Neonatal Hepatitis B Vaccination

SourceLocation and Type of TrialInterventionProgram Impact
Chen et al562; Kao et al567; Chen et al563Taiwan; community-based QTIn July 1984, a nationwide vaccination program was started. Preparatory work was done 1 y before the program started. It included education of doctors, allied health workers and public laboratory facilities in testing HBsAg and hepatitis B virus “e” antigen (HBeAg). A confidential registration data bank was formed. Infants born to HBsAg-positive mothers were given the vaccine at ages 1, 5, and 9 wk and then a booster at 12 mo. Infants born to mother testing positive for both antigens received a hepatitis B immunoglobulin within 24 hours along with the vaccines.87% of the children received at least 3 doses of vaccine. The overall prevalence rate of HBsAg decreased from 9.8% in 1984 to 1.3% in 1994 in children <10 y of age. A statistically significant decrease was observed in every age group between 1 and 10 y. The overall prevalence rate of HBeAg was 26% in 1984, 15% in 1989 and 4% in 1994. The average annual incidence of hepatocellular carcinoma in Taiwanese children aged 6–14 y declined from 0.7 per 100 000 children in 1981–1986 to 0.36 per 100 000 in 1990–1994. The average mortality associated with fulminant hepatitis in infants from 1975–1984 was 5.36/100 000 infants (range: 2.9–6.7), which decreased to 1.71/100 000 (range: 0.3–4.6) for the period 1985–1998. Thus, the mortality rate decreased threefold after the vaccination program.
The Gambia Hepatitis Study Group566; The Gambia Hepatitis Study Group565; Montesano564The Gambia; community-based QTChildren (n = 60 000) were divided into 2 groups. 1 group received routine EPI vaccination, and the other received routine EPI vaccination plus the hepatitis B vaccine. This continued from 1986–1990, after which all children were given hepatitis B vaccine and it became a part of the standard EPI. The first dose was given at the same time as BCG vaccine (ie, during the first month of life). The second dose was given along with a first dose of triple antigen at 2 mo of age or later. The third dose was given with the third dose of triple antigen at 4 mo of age or later. A minimum interval between doses was fixed at 4 wk. A cohort of 1000 children was followed long-term to measure immunogenicity.The coverage survey showed that 98% of children aged 12–18 mo had received the first dose, 94% had received the second dose and 74% had received the third. In 94% of children, immunization produced protective levels of antibodies at 1 y of age. As a result of the vaccination program, protection against infection was >80% and the protection against carriage status was >90%.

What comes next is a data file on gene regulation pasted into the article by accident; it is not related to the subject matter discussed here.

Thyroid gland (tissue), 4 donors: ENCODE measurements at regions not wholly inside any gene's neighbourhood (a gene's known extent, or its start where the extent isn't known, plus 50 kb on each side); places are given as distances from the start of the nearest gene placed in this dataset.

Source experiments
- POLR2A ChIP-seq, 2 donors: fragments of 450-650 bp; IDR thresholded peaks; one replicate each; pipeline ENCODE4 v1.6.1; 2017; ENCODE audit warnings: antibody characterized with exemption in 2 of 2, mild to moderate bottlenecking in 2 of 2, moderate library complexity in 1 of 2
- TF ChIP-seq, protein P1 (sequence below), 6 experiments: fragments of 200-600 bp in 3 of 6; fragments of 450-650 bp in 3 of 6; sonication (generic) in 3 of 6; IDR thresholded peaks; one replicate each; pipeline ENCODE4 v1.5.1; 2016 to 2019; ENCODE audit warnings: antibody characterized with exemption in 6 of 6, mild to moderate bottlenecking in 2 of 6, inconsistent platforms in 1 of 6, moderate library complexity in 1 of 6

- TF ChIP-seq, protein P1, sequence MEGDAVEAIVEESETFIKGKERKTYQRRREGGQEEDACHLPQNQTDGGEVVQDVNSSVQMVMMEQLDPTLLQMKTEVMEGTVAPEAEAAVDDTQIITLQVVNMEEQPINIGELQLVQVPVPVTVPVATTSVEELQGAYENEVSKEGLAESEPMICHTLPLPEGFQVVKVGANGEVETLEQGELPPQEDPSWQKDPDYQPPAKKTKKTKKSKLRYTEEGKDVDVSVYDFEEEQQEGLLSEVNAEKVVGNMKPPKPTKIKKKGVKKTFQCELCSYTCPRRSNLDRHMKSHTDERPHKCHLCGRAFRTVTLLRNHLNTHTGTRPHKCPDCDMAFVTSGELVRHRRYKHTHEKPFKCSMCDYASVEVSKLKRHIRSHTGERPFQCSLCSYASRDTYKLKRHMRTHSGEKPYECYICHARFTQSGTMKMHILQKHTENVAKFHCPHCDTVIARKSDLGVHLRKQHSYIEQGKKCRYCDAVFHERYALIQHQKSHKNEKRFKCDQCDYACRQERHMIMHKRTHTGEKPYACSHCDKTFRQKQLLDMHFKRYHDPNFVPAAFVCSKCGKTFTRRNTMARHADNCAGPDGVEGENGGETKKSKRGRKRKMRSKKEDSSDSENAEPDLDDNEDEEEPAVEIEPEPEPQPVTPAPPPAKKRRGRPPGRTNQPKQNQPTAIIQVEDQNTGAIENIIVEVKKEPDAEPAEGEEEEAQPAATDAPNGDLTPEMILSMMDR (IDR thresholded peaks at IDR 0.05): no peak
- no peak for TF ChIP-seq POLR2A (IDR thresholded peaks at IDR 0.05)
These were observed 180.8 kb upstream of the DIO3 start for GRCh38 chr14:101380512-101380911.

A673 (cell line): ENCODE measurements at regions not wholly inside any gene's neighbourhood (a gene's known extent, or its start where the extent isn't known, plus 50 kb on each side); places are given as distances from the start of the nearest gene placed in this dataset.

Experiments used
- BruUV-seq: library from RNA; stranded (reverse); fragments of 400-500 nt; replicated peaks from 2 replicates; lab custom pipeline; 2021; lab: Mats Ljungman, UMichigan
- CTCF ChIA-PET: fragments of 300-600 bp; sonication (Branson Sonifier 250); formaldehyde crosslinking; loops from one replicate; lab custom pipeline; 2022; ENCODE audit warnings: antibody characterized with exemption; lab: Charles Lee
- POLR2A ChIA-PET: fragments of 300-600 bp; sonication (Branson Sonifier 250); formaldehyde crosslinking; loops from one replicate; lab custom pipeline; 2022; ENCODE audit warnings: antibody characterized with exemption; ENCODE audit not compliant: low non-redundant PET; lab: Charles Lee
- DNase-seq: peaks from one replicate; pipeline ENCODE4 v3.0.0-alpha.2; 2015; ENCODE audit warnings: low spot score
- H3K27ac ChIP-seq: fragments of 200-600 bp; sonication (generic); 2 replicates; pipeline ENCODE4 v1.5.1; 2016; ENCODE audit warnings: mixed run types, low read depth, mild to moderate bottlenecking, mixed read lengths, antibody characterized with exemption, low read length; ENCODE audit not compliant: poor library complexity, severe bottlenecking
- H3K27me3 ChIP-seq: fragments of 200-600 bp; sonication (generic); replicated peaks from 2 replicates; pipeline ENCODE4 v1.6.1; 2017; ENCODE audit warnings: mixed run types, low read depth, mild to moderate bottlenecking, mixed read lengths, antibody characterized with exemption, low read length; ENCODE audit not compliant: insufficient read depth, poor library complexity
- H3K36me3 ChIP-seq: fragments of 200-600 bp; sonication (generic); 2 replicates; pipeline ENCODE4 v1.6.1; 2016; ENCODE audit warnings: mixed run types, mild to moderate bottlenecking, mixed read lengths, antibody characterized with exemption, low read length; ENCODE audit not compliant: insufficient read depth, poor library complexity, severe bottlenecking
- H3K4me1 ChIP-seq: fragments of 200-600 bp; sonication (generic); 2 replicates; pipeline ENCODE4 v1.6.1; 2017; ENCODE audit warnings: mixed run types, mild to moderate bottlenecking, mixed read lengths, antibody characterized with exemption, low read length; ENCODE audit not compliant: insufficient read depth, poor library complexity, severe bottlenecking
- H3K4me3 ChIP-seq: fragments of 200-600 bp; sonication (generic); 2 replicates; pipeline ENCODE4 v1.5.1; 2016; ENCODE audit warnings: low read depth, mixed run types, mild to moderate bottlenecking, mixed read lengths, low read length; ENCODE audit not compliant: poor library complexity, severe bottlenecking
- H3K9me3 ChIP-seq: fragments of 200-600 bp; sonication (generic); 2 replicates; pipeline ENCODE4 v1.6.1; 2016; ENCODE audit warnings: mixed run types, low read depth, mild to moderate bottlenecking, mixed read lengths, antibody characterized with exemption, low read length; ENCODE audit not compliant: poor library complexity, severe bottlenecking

Odusanya et al725Nigeria; community- based QTImmunization and preprimary health care services were commenced for children (n = 327) in a rural community in Nigeria. Hepatitis B vaccine was administered at birth and then in a single injection with diphtheria-tetanus-pertussis vaccine at 6 wk of age and another at 3 mo of age.2 y after the program was started, the immunization coverage rates were 94% for BCG, 88% for diphtheria-tetanus-pertussis vaccine (third dose) and 82% for measles. Hepatitis B coverage for all 3 doses was 58%.
Ariwan726Indonesia; community- based QTHealthy Start Program in Indonesia involved a visit by the village midwife between 1 and 7 d after birth to provide Hepatitis B vaccination and maternal care/education.Hepatitis B vaccination rate increased from 0% in 1990 to 84% in 1996. IMR decreased from 73/1000 to 55/1000 live births, due to other aspects of the maternal care and education program.
Poovorwan et al727Thailand; community-based QTHepatitis B vaccination has been an integral part of the EPI since 1992. In each of 5 representative provinces, 400–488 healthy immunocompetent infants ranging from 6 to 18 mo of age were evaluated by examining their sera for viral hepatitis markers.The coverage rate of hepatitis B vaccine was 71.2% to 94.3%. The number of individuals undergoing complete course of hepatitis B vaccination increased fourfold. Only 0.7% of children born after the implementation of the EPI strategy were HBV carriers.
Sutanto et al572Indonesia; community-based QTDuring the study, village midwives (n = 110) used Uniject devices, rather than the standard disposable or reusable syringes. The midwives were provided with these devices in an outreach carrier box. After they picked up these boxes the midwives were allowed to keep them under ambient conditions (27°C average, range of 25−32°C) for 1 mo. Nurses administered 10 000 sterile injections in home-based settings during the trial.Potency test of the Uniject compared to the standard injection after 1 month showed that the TT vaccine had lost 6% of its potency, while the hepatitis B vaccine had suffered a 1% drop in potency. Seroconversion rates were identical in children immunized using the Uniject vs the standard vaccine method. Total cost per child immunized using the Uniject device was US $6.57 vs US $7.19 using a standard disposable syringe at the health center.
Schoub et al568South Africa; rural setting; community- based QTAll infants born in 1989 in a self-governing region of the Transvaal were immunized according to 2 schedules: (1) early schedule = birth, 3 mo and 6 mo and (2) late schedule = 3 mo, 4.5 mo and 6 mo. Those who were not given vaccine according to any 1 of these schedules were classified as unscheduled.Only 6.6% of vaccine recipients were vaccinated according to the schedules, whereas 93.4% were given vaccines in an unscheduled manner. There was no difference in seroconversion to the surface antigen between the 2 groups.